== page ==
What is the ‘philosophy of sport’? What does one do to count as a practitioner in the philosophy of sport? What conception of philosophy underpins the answer to those questions? In this important new book, leading sport philosopher Graham McFee draws on a lifetime’s philosophical inquiry to reconceptualise the field of study. The book covers important topics such as Olympism, the symbolisation of argument, and epistemology and aesthetics in sport research; and concludes with a section of ‘applied’ sport philosophy by looking at rules and officiating.
Using a Wittgensteinian framework, and employing a rich array of sporting examples throughout, McFee challenges the assumptions of traditional analytic philosophy regarding the completeness required of concepts and the exceptionlessness required of philosophical claims, providing the reader with a new set of tools with which to approach this challenging subject. On Sport and the Philosophy of Sport is fascinating and important reading for any serious students or researchers of sport philosophy.
Table of Contents
Introduction: The Structure of the Work; and of its Project Part 1: Elements for a Positive Account of Understanding Sport 1. Making sense of sport: a positive account 2. The place of ‘practices’ Part 2: Prospects for a Philosophy of Sport 3. Philosophical issues in respect of sport 4. Making sense of philosophy of sport 5. Why Symbolising Arguments Cannot Offer Rigour to the Philosophy of Sport: A Worked Example 6. Future prospects for the philosophy of sport: Epistemology and aesthetics? Part 3: Rational Reconstruction and History: An Olympic Case Study 7. Amateurism in De Coubertin’s Olympism Part 4: Rules, Decisions and Officiating Chapter 8. A framework for understanding officiating in purposive sports Chapter 9. Officiating in aesthetic sports Epilogue: Retrospective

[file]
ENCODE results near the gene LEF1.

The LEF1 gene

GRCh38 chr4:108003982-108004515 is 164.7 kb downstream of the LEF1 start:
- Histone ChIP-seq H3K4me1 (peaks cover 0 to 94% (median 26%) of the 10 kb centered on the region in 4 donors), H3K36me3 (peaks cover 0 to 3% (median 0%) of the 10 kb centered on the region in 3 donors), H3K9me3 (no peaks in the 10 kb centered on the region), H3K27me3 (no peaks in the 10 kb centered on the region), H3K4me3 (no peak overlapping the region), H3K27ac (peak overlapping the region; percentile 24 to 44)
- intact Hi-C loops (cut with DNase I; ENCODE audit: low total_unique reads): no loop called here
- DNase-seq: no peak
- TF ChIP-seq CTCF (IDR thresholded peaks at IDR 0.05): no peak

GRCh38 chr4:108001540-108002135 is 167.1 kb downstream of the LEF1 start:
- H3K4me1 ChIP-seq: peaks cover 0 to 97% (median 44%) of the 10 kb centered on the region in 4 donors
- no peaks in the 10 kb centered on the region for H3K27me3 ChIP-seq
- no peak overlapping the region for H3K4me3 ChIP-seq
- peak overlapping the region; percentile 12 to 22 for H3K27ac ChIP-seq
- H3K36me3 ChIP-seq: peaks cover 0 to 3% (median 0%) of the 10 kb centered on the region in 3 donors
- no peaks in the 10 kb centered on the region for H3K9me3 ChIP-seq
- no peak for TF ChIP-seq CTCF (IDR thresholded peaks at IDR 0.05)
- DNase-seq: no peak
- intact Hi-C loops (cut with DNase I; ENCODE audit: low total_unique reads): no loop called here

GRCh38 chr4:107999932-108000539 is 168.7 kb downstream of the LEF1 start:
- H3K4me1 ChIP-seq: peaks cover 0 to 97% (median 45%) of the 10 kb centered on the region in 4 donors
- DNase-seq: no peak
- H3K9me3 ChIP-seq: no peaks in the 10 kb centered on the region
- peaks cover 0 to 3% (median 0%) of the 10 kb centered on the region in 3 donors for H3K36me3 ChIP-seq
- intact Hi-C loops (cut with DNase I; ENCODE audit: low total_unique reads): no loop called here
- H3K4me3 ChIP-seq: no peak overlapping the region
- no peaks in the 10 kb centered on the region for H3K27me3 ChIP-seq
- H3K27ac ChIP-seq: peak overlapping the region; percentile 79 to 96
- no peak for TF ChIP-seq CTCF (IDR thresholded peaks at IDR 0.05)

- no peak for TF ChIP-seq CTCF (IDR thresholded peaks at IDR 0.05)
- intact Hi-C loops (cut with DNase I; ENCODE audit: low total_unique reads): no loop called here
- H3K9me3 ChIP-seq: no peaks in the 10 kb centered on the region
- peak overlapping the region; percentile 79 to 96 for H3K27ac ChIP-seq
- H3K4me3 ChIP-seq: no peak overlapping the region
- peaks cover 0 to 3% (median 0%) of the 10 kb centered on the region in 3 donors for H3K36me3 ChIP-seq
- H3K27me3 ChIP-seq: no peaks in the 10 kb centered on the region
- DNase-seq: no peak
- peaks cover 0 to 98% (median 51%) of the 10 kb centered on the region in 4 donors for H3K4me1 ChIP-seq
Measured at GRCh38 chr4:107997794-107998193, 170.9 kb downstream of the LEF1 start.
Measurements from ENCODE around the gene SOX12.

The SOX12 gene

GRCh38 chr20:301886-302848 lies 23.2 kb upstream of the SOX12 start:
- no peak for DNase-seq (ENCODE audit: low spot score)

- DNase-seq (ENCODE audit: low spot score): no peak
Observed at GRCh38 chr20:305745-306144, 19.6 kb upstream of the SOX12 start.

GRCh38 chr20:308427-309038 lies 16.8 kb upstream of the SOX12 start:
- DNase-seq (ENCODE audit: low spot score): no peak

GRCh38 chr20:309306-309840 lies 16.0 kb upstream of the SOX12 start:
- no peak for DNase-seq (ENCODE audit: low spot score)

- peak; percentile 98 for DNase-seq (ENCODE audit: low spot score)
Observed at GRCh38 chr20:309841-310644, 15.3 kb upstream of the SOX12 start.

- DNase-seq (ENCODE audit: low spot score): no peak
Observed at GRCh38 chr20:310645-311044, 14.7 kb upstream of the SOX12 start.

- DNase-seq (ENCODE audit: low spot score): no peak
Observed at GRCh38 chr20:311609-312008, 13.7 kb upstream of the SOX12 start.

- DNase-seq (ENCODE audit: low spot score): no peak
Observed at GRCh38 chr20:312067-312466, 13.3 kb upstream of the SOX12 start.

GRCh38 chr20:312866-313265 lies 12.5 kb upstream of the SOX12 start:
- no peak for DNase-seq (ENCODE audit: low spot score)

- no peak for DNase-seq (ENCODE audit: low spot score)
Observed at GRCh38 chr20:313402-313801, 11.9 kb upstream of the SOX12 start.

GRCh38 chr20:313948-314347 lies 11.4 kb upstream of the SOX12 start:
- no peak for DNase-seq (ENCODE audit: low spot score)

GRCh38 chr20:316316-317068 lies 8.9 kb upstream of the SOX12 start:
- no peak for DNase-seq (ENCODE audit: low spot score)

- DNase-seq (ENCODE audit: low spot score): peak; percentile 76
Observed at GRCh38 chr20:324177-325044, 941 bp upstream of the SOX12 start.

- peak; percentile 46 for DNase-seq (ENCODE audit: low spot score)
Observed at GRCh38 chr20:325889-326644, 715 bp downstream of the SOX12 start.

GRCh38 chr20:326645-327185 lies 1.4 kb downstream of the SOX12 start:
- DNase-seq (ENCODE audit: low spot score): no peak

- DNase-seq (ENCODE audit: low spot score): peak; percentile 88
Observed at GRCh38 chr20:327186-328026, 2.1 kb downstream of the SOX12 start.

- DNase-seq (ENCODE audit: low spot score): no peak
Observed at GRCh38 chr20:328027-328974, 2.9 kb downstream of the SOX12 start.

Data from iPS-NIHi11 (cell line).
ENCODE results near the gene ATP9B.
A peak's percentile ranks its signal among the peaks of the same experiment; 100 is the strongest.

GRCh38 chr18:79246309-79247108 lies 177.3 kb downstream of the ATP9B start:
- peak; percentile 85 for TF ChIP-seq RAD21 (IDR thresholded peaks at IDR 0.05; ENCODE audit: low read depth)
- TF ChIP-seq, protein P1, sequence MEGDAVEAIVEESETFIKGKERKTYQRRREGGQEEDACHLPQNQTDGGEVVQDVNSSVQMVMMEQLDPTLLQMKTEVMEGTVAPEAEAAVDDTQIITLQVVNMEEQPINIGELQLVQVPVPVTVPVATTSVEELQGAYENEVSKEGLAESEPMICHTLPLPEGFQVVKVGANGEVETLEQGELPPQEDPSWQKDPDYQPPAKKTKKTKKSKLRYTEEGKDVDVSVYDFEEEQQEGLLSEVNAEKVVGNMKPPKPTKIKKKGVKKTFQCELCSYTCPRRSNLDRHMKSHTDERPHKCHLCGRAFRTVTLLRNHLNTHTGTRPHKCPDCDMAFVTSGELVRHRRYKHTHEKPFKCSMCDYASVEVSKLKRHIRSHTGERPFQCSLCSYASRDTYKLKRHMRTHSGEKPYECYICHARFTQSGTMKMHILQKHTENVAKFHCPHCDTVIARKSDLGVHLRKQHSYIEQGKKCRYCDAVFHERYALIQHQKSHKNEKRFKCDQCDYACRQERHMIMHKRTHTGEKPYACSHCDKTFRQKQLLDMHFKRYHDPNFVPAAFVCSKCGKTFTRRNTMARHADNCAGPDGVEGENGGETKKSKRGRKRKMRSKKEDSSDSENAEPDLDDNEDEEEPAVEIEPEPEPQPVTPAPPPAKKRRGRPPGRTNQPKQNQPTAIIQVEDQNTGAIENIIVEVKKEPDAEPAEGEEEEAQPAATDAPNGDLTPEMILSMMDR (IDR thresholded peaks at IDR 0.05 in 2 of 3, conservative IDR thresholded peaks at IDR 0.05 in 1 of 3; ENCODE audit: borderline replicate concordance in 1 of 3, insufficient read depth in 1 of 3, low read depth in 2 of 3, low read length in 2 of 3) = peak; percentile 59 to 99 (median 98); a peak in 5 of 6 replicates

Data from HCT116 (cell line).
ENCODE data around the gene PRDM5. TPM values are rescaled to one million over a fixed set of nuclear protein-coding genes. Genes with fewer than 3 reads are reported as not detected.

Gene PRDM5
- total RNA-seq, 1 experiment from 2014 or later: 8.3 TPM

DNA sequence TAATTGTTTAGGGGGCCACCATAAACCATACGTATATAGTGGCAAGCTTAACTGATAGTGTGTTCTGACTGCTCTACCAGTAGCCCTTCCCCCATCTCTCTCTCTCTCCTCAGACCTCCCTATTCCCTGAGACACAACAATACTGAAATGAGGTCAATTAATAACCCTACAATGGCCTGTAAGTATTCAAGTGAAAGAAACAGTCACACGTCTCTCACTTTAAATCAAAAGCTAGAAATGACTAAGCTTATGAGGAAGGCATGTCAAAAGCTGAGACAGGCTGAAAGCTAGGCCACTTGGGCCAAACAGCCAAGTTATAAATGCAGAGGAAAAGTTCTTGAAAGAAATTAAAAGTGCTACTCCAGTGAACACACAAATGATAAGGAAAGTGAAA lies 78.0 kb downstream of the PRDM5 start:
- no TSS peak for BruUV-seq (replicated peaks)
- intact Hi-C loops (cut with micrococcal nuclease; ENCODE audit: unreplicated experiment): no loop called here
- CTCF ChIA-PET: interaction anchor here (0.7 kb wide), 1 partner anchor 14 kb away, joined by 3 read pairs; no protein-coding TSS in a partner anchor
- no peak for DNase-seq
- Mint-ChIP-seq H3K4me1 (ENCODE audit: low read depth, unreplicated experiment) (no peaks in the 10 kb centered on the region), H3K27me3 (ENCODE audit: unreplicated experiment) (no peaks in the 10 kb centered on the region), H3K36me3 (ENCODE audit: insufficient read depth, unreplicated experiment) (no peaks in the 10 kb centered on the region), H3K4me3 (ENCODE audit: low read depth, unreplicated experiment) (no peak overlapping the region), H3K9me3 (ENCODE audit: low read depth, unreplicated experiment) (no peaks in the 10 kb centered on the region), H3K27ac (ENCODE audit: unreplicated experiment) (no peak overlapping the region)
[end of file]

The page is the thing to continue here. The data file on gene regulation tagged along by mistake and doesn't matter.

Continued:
Graham McFee is Emeritus Professor of Philosophy at Brighton University, UK, and is part of the Philosophy Department at California State University, Fullerton, USA. His research and lecturing interests include the aesthetics of dance and the philosophy of Wittgenstein. His publications include Sport, Rules and Values (2004), Ethics, Knowledge and Truth in Sport Research (2010) and The Philosophical Aesthetics of Dance (2011).
"McFee’s book is thought-provoking, interesting, and well argued... He has important insights and arguments that should be debated, and opposed, by sports philosophers in the near future. Otherwise philosophy of sport may be dead."— Gunnar Breivik, Norwegian School of Sport Sciences, www.idrottsforum.org